(Huntsville, AL) Hi 84 Lo 52, Sunny and nice. Right outside the gate of the Redstone Arsenal where we’re staying is the U.S. Rocket and Space Center. The Huntsville area, and NASA’s Marshall Spaceflight Center and Redstone Arsenal in particular, have a rich history in our space program, dating back to when the first rockets were first designed in the 50’s. Research and testing of most of the rocket engines were done in this area. Andi took off work early today and she and her son Mike met us at the entrance to the Center.
It’s a large complex consisting of two main indoor museums and many outdoor displays. We paid our admission price, which included an IMAX movie, and started browsing the hundreds of displays of all kinds. We walked around outside in continuous amazement of the original and life-size replicas of rockets and missiles of all types. The centerpiece is the mighty Saturn V rocket, which can be seen for miles around.
It’s the most powerful rocket ever built, and stands 363 feet tall. It’s the rocket that took us to the moon in the 60’s and 70’s. The five engines on the first stage produced a total of 7.5 million pounds of thrust. Here’s Dee and Mike checking out one of the engines.
The space shuttle “Pathfinder” is a steel and wood mock-up that was built for training purposes. It’s a perfect-size replica of the shuttles that were built for flight. Also, this is the only display that has the “full stack” of solid rocket motors and main fuel tank.
From the front it looks like it’s all fuel tank.
Other rockets were on display. In this shot, the tallest rocket with “USA” on the side is the Redstone rocket, which was used for the first manned flights of Project Mercury in the early 60’s. The silver rocket laying on its side is the Atlas rocket, used for Project Gemini, our first manned orbital flights.
This is a mock up of the Skylab, our first space station in the 70’s. It was the precursor to the International Space Station. Adding the astronaut clinging to the side of it is a nice touch.
Here’s a U.S. Army 2-man submarine. Who knew the Army had subs? It was used to pick up debris in the ocean from rocket launches.
It was time to go inside for the 2pm showing of “Hubble” in the IMAX Dome Theater. The screen is HUGE! It’s in front of you, to the side of you, over you, and in back of you. It was an incredible visual experience.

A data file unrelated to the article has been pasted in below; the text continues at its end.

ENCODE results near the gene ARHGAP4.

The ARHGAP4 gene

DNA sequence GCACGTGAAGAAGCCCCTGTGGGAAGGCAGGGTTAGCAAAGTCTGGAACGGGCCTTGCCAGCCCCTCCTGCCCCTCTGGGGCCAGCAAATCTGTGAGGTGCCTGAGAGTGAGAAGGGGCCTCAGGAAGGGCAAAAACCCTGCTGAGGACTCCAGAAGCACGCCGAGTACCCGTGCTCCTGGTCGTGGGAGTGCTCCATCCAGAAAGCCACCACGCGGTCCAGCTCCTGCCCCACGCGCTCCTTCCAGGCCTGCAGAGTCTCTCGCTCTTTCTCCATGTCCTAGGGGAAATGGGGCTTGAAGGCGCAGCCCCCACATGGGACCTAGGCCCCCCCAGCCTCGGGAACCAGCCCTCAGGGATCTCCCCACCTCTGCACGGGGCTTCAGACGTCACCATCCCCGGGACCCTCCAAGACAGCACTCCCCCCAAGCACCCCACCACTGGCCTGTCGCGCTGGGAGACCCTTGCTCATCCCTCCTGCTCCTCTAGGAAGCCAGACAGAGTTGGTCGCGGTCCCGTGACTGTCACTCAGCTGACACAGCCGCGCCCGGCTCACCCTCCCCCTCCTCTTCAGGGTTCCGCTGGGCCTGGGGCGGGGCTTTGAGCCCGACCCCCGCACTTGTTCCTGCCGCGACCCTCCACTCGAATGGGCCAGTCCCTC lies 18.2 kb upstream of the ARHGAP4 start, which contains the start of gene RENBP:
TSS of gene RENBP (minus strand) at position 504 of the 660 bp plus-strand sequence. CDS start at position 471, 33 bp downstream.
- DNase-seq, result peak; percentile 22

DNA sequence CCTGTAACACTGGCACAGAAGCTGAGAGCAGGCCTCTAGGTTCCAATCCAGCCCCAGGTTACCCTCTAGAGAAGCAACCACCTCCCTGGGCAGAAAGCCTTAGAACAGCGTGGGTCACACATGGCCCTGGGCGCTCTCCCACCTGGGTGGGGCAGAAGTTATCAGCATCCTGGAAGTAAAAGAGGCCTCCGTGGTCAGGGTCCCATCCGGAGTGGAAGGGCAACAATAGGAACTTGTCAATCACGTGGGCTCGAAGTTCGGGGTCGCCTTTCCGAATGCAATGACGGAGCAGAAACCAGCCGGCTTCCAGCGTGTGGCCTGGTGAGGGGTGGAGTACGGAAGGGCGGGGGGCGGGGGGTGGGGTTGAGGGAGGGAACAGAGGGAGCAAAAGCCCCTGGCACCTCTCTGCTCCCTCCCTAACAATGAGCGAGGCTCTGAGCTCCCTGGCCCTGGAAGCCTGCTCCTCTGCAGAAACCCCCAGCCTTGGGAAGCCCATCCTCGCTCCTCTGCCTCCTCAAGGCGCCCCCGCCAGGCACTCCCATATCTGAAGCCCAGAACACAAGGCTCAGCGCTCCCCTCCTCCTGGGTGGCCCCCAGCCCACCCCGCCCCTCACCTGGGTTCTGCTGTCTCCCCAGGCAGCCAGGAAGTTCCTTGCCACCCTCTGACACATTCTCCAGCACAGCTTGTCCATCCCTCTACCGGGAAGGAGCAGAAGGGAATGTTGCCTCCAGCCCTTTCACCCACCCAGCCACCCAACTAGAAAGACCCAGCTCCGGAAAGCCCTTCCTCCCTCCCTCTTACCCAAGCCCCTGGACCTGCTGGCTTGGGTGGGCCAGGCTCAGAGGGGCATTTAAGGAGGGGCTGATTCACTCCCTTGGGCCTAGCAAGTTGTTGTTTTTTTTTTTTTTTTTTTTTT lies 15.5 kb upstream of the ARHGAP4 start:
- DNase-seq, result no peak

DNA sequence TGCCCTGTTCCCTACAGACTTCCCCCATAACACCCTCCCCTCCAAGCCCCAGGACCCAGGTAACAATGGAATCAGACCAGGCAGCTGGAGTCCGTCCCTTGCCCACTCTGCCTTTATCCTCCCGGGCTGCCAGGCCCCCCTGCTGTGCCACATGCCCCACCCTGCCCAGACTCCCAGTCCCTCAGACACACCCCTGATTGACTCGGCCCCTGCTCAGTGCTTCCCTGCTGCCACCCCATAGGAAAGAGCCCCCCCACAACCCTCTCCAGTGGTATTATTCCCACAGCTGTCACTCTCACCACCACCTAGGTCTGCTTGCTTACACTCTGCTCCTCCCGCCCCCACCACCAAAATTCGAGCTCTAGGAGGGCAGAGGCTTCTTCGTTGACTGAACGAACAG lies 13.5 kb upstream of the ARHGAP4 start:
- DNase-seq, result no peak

We then tackled the indoor displays. We got a closer look at all three stages of the Saturn V, which was laid out on its side in the long hall. Dee in the photo gives a good perspective of the size of the beast.
This display of the Apollo lunar lander brought back memories. How many of you remember watching Neil Armstrong’s “One small step for a man” on TV?
And I also remember watching the fuzzy black and white footage of the lunar rover bounding over the rocky surface of the moon.
This is the actual Apollo 16 capsule. When you look inside these small capsules you wonder how three men stood it for the four to five days it took to get to the moon.
A nice chunk of moon rock.
This was shot from underneath the Saturn V rocket, showing the moon lander and Apollo capsules at the end of the hall.
The future was on display too. This Orion capsule and Aries rocket are currently being designed as our future ride to the moon. NASA has plans to colonize the moon, and then eventually go to Mars.
The capsule will hold up to 7 crew members.
We were there until closing time at 5pm. It was a lot of fun and very informative. The cost of admission is $20, or $25 if you want to see an IMAX movie. We got a $3 military discount. We feel it was a good value, and we’re glad we did it.
We all went to Andi’s house for a crock pot dinner she had cooking all day. It was yummy. After some socializing we came back home and chilled the rest of the evening. It was fun playing tourist.